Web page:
(0.824)
0.0153* 0.118*** 0.153***
(0.00804) (0.0319) (0.0408)
-0.00128*** -0.00172***
(0.000397) (0.000499)
Excl. multi-grade? Excl. repeaters? Observations R-squared
No Yes 2,065 0.176
No Yes 2,301 0.171
No Yes 2,168 0.160
No Yes 2,276 0.170
No Yes 2,285 0.178
No Yes 2,285 0.190
Yes Yes 2,121 0.189
Notes: Each column represents a separate regression, estimated using equation (3). Column headings indicate the variable that is being interacted with treatment dummies. Standard errors are in parentheses and clustered at the school level. *** p<0.01, ** p<0.05, * p<0.1
VARIABLES
Table 10. Group-guided reading by class size
(1)
(2)
(3)
Listen to each
Teacher has list of pupil read out
Kling index
groups
loud
(4) One-on-one reading assessment
(5) Stream by ability
(6) Group-guided reading
Training Training x Class size Coaching Coaching x Class size
1.216*** (0.397) -0.0238** (0.00926) 0.654* (0.363) -0.00534 (0.00849)
1.216** (0.522) -0.0246** (0.0122) 0.251 (0.466) 0.00304 (0.0112)
0.686** (0.325) -0.0157** (0.00756) 0.769*** (0.279) -0.0131* (0.00666)
0.272 (0.312) -0.00447 (0.00735) 0.162 (0.262) 0.000372 (0.00613)
0.224 (0.303) -0.00252 (0.00701) 0.129 (0.310) 5.18e-05 (0.00746)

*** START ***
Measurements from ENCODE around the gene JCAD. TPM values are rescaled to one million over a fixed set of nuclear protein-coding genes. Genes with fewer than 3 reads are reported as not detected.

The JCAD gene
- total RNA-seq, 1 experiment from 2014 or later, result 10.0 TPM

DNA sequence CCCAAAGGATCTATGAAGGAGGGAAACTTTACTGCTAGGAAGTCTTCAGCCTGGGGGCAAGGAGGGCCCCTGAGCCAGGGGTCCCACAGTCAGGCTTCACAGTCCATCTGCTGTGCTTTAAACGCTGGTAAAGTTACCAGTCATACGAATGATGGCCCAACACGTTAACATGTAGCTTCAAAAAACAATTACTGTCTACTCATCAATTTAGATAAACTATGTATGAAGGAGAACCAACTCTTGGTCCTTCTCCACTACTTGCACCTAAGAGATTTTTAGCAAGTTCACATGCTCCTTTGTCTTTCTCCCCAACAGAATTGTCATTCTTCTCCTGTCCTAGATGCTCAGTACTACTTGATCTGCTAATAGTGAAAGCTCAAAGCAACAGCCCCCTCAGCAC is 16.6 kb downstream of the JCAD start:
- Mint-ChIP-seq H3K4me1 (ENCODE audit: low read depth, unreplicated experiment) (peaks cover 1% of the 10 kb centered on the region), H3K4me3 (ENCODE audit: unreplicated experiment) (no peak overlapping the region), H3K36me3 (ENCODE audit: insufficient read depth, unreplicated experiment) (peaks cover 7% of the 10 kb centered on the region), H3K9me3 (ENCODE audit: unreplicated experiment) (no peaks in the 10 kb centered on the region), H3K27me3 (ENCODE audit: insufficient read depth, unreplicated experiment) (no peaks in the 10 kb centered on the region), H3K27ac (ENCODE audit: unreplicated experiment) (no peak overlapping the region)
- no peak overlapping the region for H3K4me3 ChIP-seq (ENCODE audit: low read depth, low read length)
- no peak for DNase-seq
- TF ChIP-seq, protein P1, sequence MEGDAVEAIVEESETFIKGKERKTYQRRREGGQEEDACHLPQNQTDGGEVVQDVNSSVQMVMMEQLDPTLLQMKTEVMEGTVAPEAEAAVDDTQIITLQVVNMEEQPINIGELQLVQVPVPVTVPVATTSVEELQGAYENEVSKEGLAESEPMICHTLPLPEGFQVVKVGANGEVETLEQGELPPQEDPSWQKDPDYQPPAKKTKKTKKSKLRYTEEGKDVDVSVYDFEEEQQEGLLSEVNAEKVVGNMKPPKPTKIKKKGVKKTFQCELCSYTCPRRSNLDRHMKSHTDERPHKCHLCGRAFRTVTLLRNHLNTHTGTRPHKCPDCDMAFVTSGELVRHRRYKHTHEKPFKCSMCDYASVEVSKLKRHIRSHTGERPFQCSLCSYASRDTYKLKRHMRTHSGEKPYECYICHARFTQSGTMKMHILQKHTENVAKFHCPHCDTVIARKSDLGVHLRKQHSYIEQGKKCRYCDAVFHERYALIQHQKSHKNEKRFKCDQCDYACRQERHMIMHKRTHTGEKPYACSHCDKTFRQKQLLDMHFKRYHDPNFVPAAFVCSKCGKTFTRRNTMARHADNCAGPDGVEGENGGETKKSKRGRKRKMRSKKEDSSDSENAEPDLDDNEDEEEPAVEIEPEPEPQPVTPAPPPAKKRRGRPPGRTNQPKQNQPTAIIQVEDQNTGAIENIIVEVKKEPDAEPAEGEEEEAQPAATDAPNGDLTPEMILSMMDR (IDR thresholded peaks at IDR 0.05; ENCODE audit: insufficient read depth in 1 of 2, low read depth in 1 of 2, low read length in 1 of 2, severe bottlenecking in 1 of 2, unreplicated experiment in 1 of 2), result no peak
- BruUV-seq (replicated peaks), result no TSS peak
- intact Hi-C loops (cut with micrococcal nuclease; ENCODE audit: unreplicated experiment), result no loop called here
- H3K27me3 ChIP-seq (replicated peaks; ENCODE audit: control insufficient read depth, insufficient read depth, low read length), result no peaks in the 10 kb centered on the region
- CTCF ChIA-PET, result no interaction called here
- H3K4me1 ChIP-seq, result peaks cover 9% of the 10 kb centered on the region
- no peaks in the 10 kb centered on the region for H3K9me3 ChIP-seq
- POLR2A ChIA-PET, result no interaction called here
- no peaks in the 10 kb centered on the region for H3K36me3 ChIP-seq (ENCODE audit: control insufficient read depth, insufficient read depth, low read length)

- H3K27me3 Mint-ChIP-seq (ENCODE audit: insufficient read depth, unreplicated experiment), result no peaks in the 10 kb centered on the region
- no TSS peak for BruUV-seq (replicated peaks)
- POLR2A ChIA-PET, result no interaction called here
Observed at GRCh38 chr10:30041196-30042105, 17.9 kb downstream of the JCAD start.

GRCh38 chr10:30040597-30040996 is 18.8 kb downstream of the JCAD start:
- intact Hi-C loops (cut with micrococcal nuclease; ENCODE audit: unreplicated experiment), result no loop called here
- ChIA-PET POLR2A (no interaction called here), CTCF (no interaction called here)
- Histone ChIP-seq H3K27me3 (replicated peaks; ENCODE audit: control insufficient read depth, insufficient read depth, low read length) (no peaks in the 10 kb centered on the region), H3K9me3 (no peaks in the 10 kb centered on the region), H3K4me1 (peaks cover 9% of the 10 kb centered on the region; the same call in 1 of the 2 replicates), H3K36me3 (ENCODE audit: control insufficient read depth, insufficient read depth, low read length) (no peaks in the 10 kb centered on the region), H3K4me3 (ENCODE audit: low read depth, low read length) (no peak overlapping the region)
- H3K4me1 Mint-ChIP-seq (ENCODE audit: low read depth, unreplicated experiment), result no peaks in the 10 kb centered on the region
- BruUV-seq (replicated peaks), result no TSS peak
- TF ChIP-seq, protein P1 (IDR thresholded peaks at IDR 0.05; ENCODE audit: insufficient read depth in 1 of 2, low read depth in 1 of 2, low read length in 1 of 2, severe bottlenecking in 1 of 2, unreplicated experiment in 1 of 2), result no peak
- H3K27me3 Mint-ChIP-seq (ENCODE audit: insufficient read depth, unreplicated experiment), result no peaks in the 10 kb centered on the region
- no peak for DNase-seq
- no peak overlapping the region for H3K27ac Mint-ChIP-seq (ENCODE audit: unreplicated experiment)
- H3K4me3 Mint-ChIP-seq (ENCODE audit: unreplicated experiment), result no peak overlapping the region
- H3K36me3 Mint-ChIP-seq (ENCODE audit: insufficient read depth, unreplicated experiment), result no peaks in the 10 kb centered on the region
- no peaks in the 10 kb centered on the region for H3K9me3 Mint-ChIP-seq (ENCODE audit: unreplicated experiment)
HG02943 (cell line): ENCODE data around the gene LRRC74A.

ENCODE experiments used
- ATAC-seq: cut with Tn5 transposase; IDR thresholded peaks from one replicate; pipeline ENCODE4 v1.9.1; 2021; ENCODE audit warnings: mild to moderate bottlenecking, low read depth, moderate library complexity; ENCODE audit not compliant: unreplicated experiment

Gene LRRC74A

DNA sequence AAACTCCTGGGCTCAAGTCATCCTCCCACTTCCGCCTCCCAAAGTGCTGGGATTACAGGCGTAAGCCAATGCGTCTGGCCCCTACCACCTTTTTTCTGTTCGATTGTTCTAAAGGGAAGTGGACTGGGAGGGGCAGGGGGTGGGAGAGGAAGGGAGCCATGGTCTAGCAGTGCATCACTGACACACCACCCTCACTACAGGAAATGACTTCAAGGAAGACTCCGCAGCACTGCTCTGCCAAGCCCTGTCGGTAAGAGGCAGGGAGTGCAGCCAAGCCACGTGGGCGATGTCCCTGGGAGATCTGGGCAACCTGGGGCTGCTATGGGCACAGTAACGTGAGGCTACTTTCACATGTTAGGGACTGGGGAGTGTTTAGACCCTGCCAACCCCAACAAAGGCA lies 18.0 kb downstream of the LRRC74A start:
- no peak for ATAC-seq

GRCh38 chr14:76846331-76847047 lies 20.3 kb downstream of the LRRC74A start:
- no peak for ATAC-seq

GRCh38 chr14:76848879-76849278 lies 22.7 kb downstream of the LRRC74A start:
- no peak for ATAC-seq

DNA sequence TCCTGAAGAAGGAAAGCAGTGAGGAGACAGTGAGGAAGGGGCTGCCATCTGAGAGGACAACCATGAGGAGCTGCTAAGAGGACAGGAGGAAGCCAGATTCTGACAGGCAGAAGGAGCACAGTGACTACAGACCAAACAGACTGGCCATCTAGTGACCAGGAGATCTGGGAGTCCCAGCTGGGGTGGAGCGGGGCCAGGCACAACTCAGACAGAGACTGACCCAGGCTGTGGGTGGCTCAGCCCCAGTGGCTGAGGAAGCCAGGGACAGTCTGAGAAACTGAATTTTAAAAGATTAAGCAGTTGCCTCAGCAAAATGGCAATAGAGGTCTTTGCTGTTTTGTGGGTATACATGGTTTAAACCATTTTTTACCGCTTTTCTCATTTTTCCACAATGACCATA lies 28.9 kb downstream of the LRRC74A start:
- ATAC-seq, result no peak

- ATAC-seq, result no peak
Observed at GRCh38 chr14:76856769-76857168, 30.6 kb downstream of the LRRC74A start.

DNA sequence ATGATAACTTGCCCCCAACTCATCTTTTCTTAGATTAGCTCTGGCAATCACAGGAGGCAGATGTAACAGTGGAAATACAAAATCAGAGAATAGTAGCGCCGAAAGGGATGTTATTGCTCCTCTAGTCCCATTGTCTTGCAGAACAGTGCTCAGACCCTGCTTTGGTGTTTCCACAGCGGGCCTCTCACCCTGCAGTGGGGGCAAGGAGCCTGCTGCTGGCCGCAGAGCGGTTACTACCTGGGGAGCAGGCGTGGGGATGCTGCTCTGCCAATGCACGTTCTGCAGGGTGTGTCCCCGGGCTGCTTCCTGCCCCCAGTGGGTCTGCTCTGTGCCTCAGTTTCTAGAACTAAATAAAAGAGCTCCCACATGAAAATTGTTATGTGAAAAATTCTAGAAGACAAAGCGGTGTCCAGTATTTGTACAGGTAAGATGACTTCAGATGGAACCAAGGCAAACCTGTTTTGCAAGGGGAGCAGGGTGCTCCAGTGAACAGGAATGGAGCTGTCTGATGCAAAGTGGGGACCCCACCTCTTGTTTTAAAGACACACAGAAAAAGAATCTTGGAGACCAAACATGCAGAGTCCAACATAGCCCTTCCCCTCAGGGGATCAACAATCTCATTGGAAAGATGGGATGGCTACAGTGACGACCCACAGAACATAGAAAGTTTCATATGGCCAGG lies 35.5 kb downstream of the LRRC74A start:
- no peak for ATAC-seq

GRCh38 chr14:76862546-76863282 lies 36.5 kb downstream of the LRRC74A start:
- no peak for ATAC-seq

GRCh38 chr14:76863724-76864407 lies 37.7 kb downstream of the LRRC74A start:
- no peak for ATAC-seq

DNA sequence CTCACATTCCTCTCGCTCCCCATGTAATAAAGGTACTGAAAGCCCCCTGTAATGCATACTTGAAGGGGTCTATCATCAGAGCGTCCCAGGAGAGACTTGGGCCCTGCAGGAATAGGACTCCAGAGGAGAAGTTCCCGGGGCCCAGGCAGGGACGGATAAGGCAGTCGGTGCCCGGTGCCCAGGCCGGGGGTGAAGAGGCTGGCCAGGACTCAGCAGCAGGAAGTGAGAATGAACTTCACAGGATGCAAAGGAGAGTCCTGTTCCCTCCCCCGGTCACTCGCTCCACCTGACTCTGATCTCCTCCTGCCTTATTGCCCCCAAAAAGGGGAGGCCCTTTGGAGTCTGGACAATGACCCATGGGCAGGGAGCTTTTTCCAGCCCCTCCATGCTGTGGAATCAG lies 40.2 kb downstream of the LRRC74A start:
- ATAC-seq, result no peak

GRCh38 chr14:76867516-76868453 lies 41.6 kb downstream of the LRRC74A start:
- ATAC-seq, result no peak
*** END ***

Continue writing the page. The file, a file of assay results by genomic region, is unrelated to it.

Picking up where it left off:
-0.209 (0.431) 0.00820 (0.0102) 0.368 (0.347) -0.00373 (0.00843)
Observations R-squared
254 0.167
216 0.214
253 0.095
254 0.091
245 0.079
254 0.073
Notes: Each column represents a separate regression, estimated using equation (3). Column headings indicate the dependent variable. Standard errors are in parentheses and clustered at the school level. *** p<0.01, ** p<0.05, * p<0.1
Figure 1: Quality of implementation in Coaching arm (a) Number of coach visits
35
Figure 2: Attrition and repetition rates across treatment arms Note: The figure shows the proportion of surveyed pupils by treatment group who: (i) were not present at endline for the reading assessment; (ii) were present, but are repeating grade one; (iii) were present and are in grade two 36
Figure 3: Implementation quality